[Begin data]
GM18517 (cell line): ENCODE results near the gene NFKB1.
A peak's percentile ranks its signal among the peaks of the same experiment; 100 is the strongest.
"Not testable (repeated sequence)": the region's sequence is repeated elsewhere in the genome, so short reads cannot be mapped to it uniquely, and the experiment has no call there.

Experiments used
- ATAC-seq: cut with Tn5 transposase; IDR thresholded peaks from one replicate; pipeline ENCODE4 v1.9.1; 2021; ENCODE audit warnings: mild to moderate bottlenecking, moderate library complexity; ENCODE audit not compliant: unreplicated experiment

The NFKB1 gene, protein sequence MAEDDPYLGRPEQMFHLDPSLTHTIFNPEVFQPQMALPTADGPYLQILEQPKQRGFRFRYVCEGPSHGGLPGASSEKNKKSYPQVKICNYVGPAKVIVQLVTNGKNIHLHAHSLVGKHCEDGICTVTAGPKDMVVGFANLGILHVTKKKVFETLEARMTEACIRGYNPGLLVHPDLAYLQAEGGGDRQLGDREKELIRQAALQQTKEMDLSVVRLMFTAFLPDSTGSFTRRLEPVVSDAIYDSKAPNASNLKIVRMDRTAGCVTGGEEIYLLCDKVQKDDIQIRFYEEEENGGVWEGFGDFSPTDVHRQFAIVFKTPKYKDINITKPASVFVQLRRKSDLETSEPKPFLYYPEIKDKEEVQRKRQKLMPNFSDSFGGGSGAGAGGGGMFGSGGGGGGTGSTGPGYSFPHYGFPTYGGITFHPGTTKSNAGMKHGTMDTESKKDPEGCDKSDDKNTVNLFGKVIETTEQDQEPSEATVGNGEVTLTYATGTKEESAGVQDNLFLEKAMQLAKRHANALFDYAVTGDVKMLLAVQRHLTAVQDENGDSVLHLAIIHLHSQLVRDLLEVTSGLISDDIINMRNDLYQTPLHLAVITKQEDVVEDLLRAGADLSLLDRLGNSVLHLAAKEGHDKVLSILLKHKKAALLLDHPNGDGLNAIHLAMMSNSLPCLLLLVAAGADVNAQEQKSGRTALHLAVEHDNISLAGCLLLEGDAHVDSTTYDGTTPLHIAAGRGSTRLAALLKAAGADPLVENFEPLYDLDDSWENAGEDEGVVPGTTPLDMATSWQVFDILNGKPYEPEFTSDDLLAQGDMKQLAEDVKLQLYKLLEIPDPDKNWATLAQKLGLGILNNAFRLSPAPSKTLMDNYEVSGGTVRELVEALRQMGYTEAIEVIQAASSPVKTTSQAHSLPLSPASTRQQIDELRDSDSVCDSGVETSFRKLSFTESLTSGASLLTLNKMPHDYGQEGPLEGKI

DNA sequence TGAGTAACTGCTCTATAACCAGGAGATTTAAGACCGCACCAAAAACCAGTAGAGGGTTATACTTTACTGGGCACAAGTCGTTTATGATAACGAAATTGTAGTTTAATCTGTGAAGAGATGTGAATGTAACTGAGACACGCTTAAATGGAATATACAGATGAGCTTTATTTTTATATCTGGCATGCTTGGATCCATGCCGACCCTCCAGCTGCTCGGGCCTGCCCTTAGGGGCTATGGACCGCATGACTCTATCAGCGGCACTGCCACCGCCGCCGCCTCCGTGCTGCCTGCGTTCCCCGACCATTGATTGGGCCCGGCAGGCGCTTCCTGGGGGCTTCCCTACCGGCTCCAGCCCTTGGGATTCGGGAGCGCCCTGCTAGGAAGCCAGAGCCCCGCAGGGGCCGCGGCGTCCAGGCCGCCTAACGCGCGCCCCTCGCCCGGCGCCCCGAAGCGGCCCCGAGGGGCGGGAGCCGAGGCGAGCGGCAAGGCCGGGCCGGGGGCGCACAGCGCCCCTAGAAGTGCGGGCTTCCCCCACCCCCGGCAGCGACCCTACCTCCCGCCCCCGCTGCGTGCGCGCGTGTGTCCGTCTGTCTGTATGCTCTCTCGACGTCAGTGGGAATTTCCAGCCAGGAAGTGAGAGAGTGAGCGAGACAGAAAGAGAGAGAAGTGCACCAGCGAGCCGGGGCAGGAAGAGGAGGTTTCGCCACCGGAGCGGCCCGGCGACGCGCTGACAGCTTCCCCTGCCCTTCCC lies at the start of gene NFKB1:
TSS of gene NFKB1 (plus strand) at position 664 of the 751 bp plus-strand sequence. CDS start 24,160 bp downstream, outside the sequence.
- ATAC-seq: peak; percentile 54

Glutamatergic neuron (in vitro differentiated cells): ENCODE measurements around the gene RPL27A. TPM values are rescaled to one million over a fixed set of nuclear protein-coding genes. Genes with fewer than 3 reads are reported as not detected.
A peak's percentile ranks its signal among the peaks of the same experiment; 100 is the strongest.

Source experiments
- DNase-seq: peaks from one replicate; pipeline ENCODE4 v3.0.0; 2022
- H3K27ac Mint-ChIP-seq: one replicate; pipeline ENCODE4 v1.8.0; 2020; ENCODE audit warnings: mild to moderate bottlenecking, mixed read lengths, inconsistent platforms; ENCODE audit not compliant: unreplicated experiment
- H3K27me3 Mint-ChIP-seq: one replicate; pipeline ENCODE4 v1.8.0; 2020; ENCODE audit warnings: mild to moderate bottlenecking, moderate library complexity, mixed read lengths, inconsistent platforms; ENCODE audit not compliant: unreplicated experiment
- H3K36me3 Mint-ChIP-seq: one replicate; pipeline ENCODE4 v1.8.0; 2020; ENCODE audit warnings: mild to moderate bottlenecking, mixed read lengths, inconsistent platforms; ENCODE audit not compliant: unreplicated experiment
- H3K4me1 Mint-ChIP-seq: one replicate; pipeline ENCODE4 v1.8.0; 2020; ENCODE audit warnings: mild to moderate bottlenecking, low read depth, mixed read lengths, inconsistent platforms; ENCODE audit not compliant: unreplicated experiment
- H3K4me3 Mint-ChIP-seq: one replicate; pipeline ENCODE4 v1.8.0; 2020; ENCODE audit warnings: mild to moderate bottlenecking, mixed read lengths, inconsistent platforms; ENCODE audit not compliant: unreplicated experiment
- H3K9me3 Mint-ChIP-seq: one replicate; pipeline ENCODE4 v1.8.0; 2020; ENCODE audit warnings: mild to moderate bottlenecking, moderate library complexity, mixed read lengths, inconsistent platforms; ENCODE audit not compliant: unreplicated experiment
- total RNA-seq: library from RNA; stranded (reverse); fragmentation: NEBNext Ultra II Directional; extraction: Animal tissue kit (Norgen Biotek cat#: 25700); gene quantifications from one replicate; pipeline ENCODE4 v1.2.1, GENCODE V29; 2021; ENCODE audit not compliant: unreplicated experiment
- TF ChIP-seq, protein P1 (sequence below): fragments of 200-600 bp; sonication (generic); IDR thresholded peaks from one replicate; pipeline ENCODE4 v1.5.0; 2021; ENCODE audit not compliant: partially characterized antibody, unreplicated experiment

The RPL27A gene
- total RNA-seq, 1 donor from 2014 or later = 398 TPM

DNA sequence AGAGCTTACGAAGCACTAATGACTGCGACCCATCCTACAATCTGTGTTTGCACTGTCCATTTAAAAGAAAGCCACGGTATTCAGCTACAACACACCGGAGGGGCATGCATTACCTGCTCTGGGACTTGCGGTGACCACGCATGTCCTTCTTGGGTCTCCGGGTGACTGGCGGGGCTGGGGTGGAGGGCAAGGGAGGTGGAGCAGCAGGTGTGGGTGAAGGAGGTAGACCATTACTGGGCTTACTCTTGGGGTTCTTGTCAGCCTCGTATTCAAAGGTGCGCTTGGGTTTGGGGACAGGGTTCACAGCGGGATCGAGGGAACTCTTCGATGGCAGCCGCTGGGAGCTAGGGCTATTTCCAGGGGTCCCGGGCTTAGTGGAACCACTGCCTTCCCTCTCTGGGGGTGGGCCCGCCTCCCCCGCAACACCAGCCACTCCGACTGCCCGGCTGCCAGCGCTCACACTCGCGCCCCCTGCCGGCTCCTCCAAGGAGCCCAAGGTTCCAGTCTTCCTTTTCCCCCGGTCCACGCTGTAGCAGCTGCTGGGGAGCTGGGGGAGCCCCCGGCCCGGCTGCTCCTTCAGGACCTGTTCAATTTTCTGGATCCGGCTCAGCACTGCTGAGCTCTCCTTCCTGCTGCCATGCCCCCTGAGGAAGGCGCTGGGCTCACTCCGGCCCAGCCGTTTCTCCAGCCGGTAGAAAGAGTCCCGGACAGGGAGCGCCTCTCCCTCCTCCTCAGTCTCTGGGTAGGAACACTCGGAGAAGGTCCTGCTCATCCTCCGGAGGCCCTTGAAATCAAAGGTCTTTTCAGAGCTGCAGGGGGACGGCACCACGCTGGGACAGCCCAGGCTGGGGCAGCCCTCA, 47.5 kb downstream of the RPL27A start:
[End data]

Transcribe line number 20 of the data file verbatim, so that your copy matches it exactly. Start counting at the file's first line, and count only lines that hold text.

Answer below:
- total RNA-seq: library from RNA; stranded (reverse); fragmentation: NEBNext Ultra II Directional; extraction: Animal tissue kit (Norgen Biotek cat#: 25700); gene quantifications from one replicate; pipeline ENCODE4 v1.2.1, GENCODE V29; 2021; ENCODE audit not compliant: unreplicated experiment